Centrist Caution on Roberts
Senate Republicans who support abortion rights are walking a fine line on the question of whether to support John Roberts’ nomination to the Supreme Court.
Centrist Republican Senators are caught between their desire to keep abortion legal in the United States — a goal that could be hampered if Roberts is as willing to overturn the landmark Roe v. Wade decision as some of his supporters believe he is — and loyalty to their party.
While many left-leaning abortion-rights groups instantly came out against Roberts, many Republican abortion-rights supporters, such as Sens. Olympia Snowe (Maine) and Lincoln Chafee (R.I.), have been quietly consulting with GOP abortion-rights groups and weighing how much to support Democrats in their quest to secure the release of documents relating to Roberts’ tenure in the solicitor general’s office of the first Bush administration.
“I’ve talked with several groups, and they’ll be sharing information with me,” Snowe said. “They’re examining his record, looking at some of the cases.”
Representatives from those GOP groups say they have been counseling Senators to take a wait-and-see approach to the Roberts nomination.
“We are cautiously optimistic and proceeding slowly with our Senators,” said Jennifer Stockman, national co-chairwoman of the Republican Majority for Choice. “From conversations with moderate Republican Senators, it is not a rubber stamp for them at all.”
Stockman noted that her group, along with the Republicans for Choice PAC, was “helping [Senators] formulate questions to discern his judicial philosophy.”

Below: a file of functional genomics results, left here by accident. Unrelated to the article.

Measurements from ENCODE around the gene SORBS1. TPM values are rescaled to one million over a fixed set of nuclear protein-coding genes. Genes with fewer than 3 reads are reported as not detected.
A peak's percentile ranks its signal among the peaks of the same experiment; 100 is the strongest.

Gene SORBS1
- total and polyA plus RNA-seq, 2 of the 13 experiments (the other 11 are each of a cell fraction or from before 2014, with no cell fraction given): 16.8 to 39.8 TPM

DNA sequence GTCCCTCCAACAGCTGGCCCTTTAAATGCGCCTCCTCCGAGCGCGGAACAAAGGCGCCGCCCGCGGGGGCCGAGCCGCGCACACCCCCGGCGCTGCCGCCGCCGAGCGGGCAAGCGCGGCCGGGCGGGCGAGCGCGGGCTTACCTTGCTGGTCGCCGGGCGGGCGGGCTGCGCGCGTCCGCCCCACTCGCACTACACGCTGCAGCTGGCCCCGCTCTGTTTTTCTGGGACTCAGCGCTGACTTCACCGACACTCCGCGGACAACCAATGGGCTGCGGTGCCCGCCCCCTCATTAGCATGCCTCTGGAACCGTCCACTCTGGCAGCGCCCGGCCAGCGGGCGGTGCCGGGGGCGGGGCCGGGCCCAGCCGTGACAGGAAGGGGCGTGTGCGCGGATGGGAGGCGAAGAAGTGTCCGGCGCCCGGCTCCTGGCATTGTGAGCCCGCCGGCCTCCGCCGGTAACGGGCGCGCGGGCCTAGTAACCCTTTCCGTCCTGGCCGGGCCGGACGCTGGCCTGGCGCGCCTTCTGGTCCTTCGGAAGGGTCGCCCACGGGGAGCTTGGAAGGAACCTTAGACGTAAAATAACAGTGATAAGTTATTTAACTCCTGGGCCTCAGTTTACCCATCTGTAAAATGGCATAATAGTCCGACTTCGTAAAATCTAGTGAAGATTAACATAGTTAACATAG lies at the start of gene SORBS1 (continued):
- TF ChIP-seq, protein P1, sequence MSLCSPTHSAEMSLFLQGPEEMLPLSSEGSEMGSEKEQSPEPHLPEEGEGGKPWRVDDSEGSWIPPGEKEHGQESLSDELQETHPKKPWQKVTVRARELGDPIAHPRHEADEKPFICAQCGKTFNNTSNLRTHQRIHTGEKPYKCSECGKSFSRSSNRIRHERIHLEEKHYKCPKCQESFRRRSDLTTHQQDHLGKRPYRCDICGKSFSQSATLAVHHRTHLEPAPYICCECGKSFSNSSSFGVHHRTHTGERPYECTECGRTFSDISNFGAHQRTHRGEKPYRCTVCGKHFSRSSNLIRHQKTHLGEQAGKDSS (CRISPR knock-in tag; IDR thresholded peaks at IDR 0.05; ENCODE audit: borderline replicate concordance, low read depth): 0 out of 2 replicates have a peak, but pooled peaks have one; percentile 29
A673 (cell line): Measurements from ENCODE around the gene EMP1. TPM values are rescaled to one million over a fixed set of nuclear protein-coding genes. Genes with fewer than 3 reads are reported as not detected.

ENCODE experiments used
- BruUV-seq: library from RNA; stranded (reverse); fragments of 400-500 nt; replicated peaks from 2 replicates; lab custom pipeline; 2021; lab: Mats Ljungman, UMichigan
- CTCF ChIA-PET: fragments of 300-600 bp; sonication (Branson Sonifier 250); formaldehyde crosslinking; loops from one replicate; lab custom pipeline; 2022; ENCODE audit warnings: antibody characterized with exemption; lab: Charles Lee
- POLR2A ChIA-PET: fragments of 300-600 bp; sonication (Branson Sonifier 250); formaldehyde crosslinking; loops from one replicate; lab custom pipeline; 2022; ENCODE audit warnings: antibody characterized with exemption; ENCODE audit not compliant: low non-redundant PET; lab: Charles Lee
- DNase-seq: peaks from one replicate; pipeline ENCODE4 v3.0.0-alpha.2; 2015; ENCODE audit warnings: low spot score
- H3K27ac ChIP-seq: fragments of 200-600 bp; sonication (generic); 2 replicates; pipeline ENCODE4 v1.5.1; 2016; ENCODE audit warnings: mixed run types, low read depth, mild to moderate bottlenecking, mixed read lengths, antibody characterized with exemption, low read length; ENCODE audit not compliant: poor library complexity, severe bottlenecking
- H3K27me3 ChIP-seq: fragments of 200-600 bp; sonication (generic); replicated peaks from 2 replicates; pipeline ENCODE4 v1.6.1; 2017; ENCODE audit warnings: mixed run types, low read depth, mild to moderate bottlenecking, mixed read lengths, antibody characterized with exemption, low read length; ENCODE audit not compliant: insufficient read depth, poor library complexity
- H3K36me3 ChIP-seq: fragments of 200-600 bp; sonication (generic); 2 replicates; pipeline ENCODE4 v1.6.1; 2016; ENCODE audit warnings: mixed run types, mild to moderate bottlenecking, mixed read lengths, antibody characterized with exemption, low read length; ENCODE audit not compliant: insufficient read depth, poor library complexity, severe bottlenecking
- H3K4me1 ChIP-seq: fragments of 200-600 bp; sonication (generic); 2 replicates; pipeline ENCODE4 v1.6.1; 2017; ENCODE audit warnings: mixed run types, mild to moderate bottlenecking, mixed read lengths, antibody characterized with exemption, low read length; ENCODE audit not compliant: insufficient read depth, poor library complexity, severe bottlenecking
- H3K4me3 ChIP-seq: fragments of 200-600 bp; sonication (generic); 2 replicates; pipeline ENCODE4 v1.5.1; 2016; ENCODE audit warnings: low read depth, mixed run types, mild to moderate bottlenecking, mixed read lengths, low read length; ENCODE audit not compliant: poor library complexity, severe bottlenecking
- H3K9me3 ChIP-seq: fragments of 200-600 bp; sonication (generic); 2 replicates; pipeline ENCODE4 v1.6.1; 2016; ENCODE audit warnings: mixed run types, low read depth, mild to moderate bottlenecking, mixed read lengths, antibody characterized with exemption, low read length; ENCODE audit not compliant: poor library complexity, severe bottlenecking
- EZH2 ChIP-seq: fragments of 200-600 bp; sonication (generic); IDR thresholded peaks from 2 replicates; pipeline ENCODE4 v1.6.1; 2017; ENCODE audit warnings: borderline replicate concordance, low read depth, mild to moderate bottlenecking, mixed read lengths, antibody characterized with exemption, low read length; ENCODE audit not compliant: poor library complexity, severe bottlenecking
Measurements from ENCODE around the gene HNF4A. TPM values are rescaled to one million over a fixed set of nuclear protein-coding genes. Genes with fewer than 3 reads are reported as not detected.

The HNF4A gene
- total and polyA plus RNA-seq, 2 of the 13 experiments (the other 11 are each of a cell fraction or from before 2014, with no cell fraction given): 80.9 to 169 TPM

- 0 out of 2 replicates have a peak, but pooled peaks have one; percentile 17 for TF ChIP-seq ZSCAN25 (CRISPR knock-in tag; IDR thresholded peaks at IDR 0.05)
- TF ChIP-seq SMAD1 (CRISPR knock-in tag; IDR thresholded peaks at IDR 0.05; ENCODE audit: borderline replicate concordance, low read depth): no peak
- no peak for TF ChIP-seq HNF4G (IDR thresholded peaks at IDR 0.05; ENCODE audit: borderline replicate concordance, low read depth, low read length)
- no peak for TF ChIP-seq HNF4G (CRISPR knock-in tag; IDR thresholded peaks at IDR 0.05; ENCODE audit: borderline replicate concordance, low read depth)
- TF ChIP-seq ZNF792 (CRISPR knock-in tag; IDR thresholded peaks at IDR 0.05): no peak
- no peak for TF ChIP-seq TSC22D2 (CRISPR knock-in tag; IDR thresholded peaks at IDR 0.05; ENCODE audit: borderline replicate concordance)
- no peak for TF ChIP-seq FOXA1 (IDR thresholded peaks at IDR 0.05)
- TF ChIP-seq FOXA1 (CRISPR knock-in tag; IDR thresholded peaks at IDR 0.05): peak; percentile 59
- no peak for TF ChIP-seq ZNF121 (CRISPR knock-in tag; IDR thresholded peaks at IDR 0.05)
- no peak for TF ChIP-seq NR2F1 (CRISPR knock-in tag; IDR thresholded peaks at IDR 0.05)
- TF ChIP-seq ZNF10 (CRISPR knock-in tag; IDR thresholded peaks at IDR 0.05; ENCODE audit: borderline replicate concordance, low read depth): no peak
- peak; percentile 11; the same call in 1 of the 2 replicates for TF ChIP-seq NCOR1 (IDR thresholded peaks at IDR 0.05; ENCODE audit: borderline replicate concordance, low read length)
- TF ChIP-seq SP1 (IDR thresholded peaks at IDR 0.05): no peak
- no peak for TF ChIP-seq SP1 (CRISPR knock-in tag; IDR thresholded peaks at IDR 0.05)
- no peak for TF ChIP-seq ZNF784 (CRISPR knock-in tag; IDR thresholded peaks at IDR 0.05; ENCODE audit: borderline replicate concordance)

So far, Roberts’ record on abortion and his opinions on Roe v. Wade, the landmark 1973 Supreme Court decision that barred states from outlawing abortion, remain murky. The limited paper trail on Roberts, at least from what’s available so far, includes his 2003 statement that Roe v. Wade is “settled law” as well as numerous briefs from the 1980s, including one supporting the militantly anti-abortion group Operation Rescue, in which Roberts argued in favor of overturning Roe and leaving the legality of abortion up to state legislatures.
Stockman called the nomination “a conundrum for us” and appeared skeptical that Roberts is as moderate as some are trying to portray him. But she acknowledged that defeating his nomination would be a long shot, given that all Democrats and at least six Republicans would have to vote against him. That’s considered a highly unlikely scenario, but one that Stockman said could become more realistic if evidence came to light showing that Roberts had an ideological drive to make abortion illegal.
“If there was something much more revealing about his position [on Roe], I think he could be in jeopardy. There is a strong group of Republicans that do not want to see Roe v. Wade overturned,” she said. “If it became apparent that he wants so-called life issues to go back to the states, I do think that would cause an uproar” with centrist Republicans.
That’s why the Republican Majority for Choice supports efforts, primarily by Senate Democrats, to get the White House to release Roberts’ papers from the first Bush administration, Stockman said.
“We’re trying to get as much information as possible,” she said.
Even Senate Judiciary Chairman Arlen Specter (R-Pa.), who supports abortion rights, indicated that he felt Democratic demands were not out of bounds, calling their letter to the White House last week requesting more documents “perfectly appropriate.”
But Snowe and other Senators appear conflicted about asking the White House for more information on Roberts.